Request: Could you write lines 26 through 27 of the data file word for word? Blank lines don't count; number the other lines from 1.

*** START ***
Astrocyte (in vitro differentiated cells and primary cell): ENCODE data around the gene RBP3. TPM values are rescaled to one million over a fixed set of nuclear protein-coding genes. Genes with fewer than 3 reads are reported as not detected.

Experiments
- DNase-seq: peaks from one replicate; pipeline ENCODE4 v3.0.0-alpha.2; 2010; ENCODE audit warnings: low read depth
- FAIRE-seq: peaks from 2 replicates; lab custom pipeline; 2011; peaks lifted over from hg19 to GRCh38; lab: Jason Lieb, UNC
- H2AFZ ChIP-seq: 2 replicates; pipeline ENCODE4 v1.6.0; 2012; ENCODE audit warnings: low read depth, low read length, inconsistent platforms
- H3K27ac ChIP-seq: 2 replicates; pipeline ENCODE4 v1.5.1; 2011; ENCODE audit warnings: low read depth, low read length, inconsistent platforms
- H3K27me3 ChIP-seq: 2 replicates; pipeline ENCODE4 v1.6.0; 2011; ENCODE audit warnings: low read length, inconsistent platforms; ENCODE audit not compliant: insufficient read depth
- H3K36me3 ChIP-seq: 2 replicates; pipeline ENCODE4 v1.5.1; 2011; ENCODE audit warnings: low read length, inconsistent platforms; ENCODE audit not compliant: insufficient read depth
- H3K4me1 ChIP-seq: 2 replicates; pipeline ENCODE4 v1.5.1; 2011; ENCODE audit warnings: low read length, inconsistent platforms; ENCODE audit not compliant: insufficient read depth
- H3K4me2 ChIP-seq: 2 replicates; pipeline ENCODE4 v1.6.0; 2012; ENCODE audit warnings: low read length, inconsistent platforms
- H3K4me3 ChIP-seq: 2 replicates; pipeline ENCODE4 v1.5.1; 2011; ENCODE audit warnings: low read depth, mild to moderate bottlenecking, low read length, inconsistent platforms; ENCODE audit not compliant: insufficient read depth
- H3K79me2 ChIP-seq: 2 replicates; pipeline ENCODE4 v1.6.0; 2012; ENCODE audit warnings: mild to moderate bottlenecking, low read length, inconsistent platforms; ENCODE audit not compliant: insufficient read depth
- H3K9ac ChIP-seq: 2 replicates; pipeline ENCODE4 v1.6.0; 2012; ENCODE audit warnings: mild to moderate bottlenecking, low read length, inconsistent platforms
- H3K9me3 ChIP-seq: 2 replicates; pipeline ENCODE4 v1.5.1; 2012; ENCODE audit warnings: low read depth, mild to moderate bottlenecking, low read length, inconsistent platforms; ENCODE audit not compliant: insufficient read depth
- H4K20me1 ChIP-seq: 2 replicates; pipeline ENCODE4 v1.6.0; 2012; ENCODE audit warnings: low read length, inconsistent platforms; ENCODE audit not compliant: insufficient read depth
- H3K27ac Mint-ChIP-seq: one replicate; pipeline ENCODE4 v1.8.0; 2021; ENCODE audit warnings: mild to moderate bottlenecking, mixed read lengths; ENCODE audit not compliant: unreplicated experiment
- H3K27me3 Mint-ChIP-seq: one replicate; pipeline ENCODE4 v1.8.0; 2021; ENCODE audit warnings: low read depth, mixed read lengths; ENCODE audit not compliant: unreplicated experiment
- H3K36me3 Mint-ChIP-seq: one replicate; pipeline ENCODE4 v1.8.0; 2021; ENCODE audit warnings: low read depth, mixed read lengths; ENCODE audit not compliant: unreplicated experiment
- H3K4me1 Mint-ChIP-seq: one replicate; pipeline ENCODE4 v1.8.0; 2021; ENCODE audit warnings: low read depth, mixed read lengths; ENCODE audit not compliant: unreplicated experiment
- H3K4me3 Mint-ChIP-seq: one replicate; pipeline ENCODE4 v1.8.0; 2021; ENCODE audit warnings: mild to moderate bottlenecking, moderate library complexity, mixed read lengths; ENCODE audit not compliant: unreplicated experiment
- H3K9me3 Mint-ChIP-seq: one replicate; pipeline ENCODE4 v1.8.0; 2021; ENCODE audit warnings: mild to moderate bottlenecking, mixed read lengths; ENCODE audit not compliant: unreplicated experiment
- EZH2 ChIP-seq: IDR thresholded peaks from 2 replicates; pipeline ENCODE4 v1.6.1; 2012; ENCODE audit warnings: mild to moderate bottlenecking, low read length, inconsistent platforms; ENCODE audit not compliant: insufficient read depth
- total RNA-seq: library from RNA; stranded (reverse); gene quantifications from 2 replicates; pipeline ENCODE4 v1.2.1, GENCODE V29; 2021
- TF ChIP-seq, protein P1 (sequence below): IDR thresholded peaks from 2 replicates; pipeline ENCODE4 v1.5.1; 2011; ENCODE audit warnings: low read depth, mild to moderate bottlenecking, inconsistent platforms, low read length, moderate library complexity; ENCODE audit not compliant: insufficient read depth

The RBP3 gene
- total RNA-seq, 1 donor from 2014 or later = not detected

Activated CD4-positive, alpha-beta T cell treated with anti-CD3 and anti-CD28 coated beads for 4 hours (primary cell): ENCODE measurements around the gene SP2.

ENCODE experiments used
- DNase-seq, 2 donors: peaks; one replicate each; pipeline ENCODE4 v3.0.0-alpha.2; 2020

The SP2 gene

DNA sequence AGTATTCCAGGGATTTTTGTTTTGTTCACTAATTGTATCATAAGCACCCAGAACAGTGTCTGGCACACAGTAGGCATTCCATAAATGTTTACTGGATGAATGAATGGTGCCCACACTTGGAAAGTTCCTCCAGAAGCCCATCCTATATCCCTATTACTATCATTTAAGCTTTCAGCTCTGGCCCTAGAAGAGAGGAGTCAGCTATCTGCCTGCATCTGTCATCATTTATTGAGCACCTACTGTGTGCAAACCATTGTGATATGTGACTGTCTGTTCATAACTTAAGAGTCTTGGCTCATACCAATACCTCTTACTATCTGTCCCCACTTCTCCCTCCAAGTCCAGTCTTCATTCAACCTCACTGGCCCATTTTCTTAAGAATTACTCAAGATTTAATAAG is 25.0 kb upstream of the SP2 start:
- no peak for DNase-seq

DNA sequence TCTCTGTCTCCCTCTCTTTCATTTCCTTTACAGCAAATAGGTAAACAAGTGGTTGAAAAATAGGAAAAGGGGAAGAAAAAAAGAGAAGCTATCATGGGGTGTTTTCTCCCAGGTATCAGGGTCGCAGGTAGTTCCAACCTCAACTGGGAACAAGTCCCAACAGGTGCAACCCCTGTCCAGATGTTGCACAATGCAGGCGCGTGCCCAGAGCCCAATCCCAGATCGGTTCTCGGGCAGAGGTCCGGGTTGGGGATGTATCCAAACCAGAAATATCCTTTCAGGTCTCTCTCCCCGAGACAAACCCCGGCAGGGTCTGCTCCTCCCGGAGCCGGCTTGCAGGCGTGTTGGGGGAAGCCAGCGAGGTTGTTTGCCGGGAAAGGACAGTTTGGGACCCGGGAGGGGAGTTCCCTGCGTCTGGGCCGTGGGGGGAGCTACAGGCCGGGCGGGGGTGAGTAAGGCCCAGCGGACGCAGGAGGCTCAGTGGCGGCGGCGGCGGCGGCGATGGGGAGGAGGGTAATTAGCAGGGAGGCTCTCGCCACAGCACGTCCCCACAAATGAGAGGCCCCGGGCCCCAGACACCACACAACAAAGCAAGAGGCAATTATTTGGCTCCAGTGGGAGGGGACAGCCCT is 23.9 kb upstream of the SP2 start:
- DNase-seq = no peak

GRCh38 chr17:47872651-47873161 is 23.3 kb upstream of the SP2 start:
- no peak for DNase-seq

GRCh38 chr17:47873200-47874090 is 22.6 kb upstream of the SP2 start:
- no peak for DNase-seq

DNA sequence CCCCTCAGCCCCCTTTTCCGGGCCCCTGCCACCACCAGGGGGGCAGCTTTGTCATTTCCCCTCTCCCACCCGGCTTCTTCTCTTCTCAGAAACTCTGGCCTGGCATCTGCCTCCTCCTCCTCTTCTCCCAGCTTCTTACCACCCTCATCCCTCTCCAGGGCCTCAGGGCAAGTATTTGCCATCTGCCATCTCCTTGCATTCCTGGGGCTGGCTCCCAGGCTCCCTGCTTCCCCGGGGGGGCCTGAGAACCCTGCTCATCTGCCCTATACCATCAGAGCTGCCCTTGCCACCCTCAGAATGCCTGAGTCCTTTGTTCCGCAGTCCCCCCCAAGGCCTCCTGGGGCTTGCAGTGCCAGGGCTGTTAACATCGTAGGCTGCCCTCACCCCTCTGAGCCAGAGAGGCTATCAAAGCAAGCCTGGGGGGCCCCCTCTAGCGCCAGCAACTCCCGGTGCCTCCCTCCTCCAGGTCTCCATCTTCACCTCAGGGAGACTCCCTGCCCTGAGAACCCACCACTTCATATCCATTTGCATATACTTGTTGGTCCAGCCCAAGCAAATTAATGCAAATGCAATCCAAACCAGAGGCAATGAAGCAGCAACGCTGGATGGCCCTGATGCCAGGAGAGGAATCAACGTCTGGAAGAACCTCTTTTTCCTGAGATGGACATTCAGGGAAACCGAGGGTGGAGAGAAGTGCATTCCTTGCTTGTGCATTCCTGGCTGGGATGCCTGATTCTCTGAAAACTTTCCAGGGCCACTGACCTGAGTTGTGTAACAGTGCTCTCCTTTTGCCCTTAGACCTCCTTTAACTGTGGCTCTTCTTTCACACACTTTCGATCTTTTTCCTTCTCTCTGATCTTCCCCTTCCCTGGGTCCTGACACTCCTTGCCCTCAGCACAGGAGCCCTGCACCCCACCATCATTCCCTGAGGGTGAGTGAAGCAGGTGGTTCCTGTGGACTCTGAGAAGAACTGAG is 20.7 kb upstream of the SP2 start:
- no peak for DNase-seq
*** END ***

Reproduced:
- total RNA-seq, 1 donor from 2014 or later = not detected

Activated CD4-positive, alpha-beta T cell treated with anti-CD3 and anti-CD28 coated beads for 4 hours (primary cell): ENCODE measurements around the gene SP2.